(DALLAS) -- Children whose parents are more involved in their lives are less likely to become bullies, according to a study conducted by the Children’s Medical Center in Dallas.
Researchers analyzed two national surveys from 2003 and 2007 and found there was a particular pattern of parental interaction that associated with kids who bullied. The findings of the study, which were presented at a Pediatric Academic Societies meeting, show that 10-to-17-year-olds who bully had higher rates of parents who feel angry with them, have greater rates of emotional/developmental/behavioral problems, and reported doing things that “bothered” parents a lot.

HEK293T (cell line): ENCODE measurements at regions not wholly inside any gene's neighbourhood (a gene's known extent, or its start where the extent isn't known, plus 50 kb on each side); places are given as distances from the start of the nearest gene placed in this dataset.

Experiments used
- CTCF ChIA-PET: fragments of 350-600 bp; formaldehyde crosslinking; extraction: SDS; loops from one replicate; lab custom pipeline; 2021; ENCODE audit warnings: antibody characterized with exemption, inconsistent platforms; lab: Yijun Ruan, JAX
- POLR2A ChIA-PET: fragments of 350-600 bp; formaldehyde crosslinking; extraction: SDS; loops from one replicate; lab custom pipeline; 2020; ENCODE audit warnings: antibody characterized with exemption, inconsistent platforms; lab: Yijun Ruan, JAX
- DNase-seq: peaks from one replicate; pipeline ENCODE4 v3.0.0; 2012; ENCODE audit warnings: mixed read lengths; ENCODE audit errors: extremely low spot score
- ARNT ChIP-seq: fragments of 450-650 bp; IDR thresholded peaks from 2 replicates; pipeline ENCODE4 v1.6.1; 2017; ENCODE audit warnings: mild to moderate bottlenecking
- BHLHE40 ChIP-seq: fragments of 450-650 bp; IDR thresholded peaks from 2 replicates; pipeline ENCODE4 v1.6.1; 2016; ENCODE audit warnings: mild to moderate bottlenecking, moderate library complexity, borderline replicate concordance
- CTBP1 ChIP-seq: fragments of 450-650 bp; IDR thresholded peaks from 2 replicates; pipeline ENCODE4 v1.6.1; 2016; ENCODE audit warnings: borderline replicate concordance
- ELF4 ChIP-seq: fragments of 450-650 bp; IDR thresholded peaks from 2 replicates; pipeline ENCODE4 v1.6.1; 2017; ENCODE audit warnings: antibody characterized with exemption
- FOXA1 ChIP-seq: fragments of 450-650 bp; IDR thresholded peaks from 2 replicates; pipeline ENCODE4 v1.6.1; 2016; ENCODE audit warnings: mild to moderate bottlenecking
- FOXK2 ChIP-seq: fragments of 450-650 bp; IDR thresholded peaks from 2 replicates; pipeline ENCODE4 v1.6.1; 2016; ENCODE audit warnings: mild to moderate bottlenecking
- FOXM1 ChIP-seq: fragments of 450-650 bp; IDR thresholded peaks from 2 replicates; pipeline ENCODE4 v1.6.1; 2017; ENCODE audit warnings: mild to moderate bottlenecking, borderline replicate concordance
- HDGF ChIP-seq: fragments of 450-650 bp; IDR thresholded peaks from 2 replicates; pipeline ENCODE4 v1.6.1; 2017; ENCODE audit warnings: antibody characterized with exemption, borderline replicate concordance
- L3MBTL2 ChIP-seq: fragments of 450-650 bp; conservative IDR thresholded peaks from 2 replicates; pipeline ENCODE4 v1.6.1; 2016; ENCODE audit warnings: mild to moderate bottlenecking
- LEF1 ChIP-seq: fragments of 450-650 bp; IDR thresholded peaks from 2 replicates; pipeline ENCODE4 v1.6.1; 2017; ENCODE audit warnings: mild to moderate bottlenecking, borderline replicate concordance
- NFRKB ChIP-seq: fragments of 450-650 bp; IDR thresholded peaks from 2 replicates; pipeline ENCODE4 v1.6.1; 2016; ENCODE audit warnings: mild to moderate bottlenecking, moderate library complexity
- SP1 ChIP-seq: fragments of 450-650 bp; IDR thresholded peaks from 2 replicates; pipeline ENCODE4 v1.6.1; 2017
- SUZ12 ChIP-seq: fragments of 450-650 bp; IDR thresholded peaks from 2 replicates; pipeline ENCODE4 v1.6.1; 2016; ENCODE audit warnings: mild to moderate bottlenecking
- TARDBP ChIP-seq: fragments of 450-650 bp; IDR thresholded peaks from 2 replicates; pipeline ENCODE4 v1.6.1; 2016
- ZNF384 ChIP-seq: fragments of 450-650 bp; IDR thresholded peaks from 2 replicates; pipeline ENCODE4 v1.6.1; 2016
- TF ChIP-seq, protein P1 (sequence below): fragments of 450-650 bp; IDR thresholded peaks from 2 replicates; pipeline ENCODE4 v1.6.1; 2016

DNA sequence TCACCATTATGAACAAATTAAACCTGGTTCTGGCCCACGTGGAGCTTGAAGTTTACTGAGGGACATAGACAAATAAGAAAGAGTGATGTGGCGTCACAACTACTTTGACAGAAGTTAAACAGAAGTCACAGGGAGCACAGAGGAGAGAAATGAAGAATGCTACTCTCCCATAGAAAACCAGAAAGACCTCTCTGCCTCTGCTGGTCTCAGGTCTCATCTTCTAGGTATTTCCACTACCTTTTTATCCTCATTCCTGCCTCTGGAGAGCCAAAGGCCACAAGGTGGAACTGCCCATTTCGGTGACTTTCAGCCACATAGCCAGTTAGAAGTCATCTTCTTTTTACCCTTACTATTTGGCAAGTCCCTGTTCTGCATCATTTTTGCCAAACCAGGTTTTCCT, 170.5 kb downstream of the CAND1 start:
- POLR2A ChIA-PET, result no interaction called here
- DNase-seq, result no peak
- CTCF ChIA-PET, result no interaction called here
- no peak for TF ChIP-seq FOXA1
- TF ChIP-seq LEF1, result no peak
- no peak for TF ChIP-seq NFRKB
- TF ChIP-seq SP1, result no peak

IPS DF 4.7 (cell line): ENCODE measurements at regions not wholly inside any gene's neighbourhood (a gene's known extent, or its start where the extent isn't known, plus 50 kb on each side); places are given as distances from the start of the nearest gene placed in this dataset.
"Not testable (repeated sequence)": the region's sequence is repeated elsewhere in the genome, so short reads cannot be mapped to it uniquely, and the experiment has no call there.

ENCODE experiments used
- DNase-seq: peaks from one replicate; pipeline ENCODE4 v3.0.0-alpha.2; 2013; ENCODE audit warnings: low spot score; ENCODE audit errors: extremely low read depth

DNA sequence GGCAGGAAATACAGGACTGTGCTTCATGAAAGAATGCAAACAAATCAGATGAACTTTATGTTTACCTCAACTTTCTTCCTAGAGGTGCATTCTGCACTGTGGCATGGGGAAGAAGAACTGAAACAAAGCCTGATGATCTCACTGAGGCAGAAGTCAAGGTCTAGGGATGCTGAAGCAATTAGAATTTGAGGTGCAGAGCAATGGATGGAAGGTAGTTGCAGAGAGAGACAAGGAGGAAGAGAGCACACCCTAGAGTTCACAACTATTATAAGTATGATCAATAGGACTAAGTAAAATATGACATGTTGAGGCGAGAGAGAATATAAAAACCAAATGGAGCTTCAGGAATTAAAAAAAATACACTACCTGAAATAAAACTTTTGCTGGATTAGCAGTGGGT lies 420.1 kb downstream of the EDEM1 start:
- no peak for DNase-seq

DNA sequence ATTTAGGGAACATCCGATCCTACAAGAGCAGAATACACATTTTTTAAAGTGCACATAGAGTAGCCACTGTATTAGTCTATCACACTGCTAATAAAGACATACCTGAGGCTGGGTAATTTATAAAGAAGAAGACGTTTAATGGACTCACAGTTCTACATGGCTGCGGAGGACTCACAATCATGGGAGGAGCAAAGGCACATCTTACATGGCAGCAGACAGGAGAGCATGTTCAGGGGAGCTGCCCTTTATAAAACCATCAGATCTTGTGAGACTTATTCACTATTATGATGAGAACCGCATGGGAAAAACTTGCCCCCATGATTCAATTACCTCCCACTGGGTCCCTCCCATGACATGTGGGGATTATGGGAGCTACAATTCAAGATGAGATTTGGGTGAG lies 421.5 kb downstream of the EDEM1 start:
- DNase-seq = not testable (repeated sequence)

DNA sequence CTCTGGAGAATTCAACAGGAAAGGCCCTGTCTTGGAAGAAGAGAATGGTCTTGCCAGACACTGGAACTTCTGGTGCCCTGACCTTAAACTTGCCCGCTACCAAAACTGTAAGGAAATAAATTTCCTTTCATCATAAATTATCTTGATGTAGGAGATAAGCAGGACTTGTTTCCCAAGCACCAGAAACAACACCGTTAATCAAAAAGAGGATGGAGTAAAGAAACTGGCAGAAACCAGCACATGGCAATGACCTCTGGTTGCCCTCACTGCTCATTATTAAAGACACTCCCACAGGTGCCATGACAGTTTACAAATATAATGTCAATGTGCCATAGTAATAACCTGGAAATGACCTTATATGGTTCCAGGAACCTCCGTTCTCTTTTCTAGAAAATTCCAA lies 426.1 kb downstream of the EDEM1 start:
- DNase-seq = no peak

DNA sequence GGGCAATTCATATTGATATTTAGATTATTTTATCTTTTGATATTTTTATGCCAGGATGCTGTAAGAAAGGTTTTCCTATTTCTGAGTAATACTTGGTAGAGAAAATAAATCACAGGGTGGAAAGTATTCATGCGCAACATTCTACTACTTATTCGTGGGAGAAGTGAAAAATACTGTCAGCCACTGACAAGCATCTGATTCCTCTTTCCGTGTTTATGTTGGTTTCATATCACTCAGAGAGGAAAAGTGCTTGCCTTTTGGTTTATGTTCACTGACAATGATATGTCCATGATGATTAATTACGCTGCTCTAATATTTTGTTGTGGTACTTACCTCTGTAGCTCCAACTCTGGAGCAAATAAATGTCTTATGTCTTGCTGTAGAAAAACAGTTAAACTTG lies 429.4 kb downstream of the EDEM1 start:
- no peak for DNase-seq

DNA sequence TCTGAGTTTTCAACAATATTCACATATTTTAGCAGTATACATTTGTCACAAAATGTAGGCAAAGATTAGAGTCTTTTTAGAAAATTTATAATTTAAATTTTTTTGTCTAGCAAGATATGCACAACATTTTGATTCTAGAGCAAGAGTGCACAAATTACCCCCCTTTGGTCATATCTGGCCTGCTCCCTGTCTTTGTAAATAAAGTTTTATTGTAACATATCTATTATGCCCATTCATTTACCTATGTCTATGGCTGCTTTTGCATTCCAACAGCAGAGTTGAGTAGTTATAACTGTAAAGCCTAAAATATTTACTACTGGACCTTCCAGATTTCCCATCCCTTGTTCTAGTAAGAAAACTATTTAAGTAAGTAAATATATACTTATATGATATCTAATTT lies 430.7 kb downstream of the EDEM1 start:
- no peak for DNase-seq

Researchers also found that parents of children who weren’t bullies talked with their children and had met most, if not all, of their children’s friends.
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